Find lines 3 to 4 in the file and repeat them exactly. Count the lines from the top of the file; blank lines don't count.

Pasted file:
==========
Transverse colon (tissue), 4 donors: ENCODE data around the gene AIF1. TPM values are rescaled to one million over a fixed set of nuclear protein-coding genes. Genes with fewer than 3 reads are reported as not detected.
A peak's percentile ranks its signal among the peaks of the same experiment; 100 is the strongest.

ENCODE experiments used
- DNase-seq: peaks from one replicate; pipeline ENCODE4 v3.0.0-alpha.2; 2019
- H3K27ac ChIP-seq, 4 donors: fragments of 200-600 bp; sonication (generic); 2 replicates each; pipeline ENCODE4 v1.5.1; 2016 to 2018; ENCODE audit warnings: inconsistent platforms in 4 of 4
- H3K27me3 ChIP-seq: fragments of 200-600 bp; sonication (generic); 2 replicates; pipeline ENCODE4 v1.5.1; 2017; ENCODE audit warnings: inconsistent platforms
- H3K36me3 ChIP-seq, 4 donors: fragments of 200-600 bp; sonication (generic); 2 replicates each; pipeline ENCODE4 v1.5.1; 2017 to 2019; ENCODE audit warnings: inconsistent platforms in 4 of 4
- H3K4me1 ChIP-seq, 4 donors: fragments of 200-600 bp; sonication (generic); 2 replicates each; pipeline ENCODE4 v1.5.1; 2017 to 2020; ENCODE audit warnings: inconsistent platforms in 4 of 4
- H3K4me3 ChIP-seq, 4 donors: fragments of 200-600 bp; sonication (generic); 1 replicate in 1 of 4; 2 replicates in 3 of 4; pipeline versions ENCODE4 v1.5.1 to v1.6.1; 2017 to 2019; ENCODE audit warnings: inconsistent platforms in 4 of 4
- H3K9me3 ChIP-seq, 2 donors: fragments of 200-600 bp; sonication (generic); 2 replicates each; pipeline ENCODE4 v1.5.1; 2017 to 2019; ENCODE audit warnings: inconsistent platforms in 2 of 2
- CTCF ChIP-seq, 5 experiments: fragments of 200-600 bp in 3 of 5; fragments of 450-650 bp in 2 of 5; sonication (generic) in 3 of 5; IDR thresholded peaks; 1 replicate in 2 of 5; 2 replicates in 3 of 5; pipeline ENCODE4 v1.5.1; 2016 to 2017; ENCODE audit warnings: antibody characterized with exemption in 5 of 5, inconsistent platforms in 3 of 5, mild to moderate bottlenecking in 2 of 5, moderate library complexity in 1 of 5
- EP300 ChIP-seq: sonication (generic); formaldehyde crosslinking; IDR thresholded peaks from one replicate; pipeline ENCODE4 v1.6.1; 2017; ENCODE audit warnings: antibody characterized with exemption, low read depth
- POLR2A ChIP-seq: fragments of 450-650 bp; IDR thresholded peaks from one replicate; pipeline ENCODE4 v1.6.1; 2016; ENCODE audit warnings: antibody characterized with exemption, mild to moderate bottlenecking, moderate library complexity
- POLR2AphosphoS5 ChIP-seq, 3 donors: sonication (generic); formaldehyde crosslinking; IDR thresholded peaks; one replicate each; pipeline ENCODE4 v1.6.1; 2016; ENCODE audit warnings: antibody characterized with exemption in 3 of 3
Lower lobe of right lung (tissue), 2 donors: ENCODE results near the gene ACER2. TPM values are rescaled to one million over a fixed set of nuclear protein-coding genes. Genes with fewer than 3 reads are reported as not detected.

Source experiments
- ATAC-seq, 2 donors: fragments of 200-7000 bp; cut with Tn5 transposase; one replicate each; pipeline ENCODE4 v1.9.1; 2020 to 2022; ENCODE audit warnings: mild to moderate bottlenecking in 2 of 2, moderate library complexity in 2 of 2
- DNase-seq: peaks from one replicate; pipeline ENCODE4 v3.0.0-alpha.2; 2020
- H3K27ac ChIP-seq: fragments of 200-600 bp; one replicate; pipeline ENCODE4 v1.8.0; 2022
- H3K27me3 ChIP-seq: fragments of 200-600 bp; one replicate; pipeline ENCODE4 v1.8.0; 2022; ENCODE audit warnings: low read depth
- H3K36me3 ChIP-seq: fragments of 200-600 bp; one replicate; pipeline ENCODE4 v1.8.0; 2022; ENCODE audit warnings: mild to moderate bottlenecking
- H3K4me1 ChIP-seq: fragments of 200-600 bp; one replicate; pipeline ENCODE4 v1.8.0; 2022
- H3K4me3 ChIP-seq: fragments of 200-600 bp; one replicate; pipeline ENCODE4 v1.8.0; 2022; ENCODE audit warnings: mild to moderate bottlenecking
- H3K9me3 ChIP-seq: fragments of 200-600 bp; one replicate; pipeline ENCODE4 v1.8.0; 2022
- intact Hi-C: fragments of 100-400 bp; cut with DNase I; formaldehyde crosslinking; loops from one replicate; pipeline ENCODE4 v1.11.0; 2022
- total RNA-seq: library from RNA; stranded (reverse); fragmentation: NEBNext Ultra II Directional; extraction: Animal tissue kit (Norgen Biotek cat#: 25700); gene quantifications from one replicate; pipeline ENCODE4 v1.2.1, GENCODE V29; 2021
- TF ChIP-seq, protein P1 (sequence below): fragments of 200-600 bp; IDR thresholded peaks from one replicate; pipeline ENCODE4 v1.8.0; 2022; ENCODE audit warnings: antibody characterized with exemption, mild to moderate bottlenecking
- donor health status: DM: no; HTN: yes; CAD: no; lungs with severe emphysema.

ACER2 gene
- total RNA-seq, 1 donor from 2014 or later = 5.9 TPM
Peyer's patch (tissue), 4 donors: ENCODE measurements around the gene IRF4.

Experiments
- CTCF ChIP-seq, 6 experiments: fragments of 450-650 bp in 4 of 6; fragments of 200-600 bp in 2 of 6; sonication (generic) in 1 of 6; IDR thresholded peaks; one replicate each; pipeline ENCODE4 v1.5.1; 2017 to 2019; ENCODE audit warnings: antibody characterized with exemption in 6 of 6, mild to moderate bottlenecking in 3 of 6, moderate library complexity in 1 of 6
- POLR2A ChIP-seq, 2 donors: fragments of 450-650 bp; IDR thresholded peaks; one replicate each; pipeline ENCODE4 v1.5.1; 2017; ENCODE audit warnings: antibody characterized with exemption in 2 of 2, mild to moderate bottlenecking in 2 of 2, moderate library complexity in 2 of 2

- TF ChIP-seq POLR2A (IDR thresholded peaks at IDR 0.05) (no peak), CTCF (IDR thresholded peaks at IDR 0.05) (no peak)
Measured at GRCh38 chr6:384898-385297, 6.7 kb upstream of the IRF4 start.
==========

ENCODE experiments used
- DNase-seq: peaks from one replicate; pipeline ENCODE4 v3.0.0-alpha.2; 2019